405. Divide and Conquer: the Spread of Ramism

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The methods of Peter Ramus sweep across Europe, winning adherents and facing stiff opposition in equal measure.



Further Reading

• M. Feingold, J.S. Freedman, and W. Rother (eds), The Influence of Petrus Ramus: Studies in Sixteenth and Seventeenth Century Philosophy and Sciences (Basel: 2001).

• J.S. Freedman, “The Diffusion of the Writings of Petrus Ramus in Central Europe, c.1570-c.1630,” Renaissance Quarterly 46 (1993), 98-152.

• A. Grafton and L. Jardine, From Humanism to the Humanities: Education and the Liberal Arts in Fifteenth- and Sixteenth-century Europe (Cambridge MA: 1986), ch.7.

• J. Guillory, “Marlowe, Ramus, and the Reformation of Philosophy,” English Literary History 81 (2014), 693-732.

• H. Hotson, Commonplace Learning: Ramism and its German Ramifications, 1543–1630 (Oxford: 2007).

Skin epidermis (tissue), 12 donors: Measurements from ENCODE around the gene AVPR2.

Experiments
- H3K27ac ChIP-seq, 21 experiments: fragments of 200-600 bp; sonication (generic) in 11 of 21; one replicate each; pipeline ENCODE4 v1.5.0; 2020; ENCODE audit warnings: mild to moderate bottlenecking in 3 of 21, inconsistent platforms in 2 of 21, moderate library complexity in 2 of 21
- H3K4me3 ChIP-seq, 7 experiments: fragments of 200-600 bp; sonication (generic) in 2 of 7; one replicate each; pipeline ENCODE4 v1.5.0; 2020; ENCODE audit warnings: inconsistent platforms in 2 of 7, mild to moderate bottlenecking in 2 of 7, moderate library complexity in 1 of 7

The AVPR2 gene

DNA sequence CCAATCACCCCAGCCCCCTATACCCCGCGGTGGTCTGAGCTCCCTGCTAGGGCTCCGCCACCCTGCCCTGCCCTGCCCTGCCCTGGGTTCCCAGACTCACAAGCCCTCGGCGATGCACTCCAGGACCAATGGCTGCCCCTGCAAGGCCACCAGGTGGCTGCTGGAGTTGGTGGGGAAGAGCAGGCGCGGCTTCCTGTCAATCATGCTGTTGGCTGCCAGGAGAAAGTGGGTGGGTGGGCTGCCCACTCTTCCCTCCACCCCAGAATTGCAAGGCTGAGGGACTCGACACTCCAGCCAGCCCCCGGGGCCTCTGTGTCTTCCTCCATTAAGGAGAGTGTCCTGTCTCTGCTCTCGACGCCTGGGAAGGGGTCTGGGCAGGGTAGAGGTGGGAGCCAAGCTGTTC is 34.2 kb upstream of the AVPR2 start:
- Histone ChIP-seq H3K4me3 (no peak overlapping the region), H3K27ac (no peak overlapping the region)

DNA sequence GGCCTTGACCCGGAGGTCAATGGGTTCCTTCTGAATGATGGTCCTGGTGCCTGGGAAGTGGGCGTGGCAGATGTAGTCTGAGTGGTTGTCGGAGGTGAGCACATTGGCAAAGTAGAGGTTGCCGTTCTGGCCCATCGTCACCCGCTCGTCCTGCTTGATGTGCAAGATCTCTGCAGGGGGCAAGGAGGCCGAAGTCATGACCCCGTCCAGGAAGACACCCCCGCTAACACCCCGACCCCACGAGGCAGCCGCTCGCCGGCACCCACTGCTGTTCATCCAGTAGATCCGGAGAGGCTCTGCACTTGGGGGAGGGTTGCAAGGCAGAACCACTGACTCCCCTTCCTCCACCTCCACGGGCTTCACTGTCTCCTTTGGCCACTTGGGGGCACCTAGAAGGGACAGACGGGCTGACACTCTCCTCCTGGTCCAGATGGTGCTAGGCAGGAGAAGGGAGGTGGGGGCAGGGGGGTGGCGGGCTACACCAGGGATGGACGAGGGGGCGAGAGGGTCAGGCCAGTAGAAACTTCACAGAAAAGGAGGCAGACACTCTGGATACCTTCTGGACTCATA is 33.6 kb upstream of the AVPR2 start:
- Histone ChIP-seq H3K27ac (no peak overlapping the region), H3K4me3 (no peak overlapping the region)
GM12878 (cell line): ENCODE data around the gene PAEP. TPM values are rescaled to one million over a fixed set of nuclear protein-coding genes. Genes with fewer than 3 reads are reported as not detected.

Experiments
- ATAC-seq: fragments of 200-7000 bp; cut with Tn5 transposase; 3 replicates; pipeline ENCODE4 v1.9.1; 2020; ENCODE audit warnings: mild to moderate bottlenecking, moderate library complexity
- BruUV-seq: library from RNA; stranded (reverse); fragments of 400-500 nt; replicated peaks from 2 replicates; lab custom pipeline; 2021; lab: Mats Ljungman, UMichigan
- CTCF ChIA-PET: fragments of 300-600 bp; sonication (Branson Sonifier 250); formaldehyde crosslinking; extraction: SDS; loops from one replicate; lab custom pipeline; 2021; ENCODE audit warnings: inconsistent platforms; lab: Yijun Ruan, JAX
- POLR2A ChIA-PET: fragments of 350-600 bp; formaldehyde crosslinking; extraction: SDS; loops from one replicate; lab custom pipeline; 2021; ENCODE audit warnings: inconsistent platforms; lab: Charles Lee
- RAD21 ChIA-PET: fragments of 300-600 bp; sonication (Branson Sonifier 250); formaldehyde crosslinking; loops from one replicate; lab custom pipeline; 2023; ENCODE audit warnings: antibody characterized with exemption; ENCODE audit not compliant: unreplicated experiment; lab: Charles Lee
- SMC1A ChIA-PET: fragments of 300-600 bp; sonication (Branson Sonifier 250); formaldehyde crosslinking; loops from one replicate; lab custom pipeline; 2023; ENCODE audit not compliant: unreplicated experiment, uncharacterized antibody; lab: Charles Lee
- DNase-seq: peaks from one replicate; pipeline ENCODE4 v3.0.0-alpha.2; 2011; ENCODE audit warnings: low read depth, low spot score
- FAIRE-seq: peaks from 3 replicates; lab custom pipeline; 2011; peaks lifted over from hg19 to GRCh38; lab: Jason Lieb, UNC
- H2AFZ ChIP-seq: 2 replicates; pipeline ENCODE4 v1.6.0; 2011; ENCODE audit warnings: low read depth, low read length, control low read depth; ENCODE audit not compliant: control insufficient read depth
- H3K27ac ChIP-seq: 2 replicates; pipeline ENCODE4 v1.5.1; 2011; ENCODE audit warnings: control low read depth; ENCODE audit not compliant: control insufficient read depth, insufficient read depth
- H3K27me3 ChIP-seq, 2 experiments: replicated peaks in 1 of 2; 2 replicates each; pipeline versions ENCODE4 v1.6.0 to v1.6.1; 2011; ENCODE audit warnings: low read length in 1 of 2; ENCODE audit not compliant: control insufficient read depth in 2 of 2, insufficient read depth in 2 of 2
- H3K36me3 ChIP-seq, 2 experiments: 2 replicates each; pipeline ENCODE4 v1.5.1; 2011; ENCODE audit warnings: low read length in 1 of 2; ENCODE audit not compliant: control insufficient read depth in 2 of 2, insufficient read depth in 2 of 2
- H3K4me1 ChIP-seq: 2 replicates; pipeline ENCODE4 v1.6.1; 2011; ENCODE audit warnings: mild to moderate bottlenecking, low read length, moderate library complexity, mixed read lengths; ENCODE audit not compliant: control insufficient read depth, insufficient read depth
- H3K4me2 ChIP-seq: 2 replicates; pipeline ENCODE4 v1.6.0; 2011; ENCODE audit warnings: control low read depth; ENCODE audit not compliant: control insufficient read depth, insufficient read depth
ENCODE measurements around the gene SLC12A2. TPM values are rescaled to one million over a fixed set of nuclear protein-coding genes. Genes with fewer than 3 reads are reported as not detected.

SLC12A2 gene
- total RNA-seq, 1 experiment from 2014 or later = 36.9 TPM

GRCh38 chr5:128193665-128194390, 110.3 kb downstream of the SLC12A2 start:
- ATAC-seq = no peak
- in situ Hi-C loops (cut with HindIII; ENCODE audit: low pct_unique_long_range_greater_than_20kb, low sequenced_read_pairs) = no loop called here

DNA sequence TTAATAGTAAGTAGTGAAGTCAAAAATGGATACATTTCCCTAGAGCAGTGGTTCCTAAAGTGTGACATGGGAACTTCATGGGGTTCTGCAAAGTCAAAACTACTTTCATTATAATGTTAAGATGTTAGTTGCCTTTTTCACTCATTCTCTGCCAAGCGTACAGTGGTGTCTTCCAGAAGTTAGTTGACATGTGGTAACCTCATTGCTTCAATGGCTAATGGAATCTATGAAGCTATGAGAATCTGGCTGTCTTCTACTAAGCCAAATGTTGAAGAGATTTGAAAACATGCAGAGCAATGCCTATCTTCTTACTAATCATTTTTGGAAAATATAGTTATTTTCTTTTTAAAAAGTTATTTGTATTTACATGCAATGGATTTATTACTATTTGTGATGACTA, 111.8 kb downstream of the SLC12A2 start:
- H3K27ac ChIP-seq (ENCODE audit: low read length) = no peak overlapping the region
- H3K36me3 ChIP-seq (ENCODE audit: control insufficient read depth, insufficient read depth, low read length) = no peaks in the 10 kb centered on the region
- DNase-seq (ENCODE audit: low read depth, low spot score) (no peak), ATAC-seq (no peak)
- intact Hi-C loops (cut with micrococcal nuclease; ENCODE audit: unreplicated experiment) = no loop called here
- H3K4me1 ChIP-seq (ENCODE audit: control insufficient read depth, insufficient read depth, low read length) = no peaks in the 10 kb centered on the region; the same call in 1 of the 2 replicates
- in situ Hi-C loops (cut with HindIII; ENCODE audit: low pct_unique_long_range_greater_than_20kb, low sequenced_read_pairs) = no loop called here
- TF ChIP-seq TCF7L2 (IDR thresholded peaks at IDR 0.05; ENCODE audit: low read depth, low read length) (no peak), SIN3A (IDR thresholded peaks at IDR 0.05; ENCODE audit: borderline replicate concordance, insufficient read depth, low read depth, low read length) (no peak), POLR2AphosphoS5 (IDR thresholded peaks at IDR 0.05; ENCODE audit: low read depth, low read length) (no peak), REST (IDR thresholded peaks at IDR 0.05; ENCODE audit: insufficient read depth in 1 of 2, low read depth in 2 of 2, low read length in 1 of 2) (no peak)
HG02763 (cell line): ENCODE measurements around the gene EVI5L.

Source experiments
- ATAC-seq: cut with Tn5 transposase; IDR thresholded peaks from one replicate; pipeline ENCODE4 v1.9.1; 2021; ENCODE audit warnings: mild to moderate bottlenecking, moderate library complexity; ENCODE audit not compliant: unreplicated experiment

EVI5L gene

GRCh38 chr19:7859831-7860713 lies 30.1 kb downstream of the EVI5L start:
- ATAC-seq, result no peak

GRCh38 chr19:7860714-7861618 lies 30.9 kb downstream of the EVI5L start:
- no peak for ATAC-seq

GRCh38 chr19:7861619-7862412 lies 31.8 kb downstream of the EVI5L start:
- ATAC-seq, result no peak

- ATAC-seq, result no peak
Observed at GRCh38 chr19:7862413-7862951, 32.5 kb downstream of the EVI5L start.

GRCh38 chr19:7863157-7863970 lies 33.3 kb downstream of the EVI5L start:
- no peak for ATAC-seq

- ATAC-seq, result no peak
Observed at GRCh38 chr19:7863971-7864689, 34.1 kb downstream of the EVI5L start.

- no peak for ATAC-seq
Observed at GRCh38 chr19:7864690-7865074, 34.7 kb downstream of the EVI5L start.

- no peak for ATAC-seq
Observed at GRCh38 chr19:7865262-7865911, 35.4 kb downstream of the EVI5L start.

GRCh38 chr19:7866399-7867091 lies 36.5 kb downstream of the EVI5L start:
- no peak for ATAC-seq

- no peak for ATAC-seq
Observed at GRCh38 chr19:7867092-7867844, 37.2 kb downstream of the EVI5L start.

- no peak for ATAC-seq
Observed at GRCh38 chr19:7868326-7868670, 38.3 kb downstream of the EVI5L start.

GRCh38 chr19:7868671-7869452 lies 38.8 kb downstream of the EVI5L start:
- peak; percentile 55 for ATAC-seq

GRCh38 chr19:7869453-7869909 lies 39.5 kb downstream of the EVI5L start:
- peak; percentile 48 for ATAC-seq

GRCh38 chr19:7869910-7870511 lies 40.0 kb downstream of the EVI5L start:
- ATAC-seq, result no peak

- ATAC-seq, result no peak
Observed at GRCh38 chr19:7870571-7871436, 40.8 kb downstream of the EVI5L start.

• H. Hotson, The Reformation of Common Learning (Oxford: 2020).

• S. Knight and E.A. Wilson (eds.), The European Contexts of Ramism (Turnhout: 2019).

• S.J. Reid and E.A. Wilson (eds), Ramus, Pedagogy and the Liberal Arts: Ramism in Britain and the Wider World (Farnham: 2011).


Peter Adamson on 28 July 2022


In this episode there are quite a few names likely to be unfamiliar, so here is a list of the names in order of mention:

Johann Freige, André Wechel, Omer Talon, Richard Hooker, Johannes Piscator, Andreas Cramer, Friedrich Beurhaus, Rudolph Goclenius, Johann Alsted, Andrew Melville, Bartholomew Keckermann, Franco Burgersdijk, and of course poor old "Stupido"

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